Work, Energy and Power
Work done by a force is the product of the forces and the distance moved in the direction of the force.
SI unit: joule (J) – the SI unit of energy.
1 J = 1 N m
Work done must be calculated by using the component of the force that is parallel to the direction of the displacement.
If the two directions are the same, work is done on the object and the objects gains energy.
If the two directions are opposite, then energy is lost through work done(typically as friction or air resistance)
Work done by a gas
Work done by a gas equals to the pressure it exerts over the cross-sectional area and the displacement the piston moves.
Gravitational potential energy
Work is done by you during lifting. Object gains height when work is done against gravity. Gravitational potential energy increases as an object moves to a higher ground.
Other forms of potential energy
There are many forms of potential energy. Some examples are below:
- Electrical potential energy – capacitor. A capacitor stores charge which provides the capacitor the ability to produce current. A battery does not store electrical potential energy. Instead, it is stored as chemical energy.
- Elastic potential energy – spring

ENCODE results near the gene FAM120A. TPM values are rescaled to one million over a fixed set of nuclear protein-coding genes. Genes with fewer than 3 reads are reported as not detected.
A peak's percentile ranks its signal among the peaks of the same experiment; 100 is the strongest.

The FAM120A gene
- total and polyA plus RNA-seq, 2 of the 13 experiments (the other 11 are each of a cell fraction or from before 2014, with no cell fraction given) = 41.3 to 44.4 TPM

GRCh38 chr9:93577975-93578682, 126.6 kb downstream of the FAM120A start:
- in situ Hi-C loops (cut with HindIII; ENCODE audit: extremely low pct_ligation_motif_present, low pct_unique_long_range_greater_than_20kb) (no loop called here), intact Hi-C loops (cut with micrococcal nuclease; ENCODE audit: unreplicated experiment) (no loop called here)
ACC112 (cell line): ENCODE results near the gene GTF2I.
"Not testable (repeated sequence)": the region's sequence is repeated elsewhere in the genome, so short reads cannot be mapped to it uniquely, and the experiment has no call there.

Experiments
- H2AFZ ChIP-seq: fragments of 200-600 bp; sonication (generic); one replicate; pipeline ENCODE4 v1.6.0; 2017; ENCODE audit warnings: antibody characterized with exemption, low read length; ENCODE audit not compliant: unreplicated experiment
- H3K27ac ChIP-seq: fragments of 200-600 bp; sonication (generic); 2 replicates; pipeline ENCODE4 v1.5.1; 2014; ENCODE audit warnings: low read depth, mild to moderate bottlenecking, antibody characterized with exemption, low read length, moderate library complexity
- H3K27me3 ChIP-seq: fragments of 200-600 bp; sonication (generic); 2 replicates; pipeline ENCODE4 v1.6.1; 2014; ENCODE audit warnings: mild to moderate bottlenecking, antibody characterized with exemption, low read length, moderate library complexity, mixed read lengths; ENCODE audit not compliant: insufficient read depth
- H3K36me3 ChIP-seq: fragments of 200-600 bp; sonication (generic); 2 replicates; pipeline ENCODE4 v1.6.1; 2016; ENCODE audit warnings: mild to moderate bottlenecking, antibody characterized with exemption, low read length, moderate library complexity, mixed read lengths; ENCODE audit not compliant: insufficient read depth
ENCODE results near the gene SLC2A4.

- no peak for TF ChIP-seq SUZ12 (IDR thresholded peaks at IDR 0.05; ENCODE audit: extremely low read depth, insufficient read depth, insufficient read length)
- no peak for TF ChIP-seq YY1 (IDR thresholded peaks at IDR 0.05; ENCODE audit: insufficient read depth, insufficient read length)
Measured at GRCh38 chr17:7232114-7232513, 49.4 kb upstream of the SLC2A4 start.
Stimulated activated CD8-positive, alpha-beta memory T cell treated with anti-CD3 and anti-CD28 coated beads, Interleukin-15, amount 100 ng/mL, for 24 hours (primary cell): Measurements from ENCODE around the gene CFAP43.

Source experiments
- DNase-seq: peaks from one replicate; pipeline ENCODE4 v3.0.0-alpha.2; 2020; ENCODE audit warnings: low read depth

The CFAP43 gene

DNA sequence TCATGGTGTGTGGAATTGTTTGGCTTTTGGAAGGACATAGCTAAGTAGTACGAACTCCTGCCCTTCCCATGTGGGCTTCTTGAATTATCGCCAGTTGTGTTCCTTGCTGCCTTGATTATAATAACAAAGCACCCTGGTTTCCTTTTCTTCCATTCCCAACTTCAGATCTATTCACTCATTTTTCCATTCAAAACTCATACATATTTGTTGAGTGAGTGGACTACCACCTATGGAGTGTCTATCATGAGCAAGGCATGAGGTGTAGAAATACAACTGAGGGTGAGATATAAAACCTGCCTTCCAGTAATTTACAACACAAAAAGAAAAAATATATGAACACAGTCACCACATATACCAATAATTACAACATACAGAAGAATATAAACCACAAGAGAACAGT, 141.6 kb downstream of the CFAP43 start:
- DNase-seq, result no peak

- Chemical potential energy – food, battery. Usually, chemical energy allows the substance to burn for a period of time, such as most organic compounds.
- Nuclear energy – radioactive nuclei
Kinetic energy is the energy due to motion. A moving object contains kinetic energy. To derive the equation of kinetic energy, we first assume an object is at rest. A constant force does work on the object, causing it to accelerate.
Multiplying on both sides,
Hence, work done is converted into kinetic energy of .
Gravitational PE and Kinetic energy Transformation
When a high object falls to a lower height, the GPE is converted to KE. The increase in KE cause the object to increase in speed. The decrease in height should always be calculated based on the drop in vertical height.
Efficiency is the ratio of the useful output energy to the total input energy expressed as a percentage.
It is important for you to determine what makes the useful output energy in an energy transformation situation. Below are some situations of energy transformations. Suggest the useful output energy and the energy/energies that are lost.
- A luggage being delivered from the ground floor to the first floor.
- A man turning a generator to produce electricity.
- Water flowing through a hydroelectric damp.
- Wind flowing through a windmill.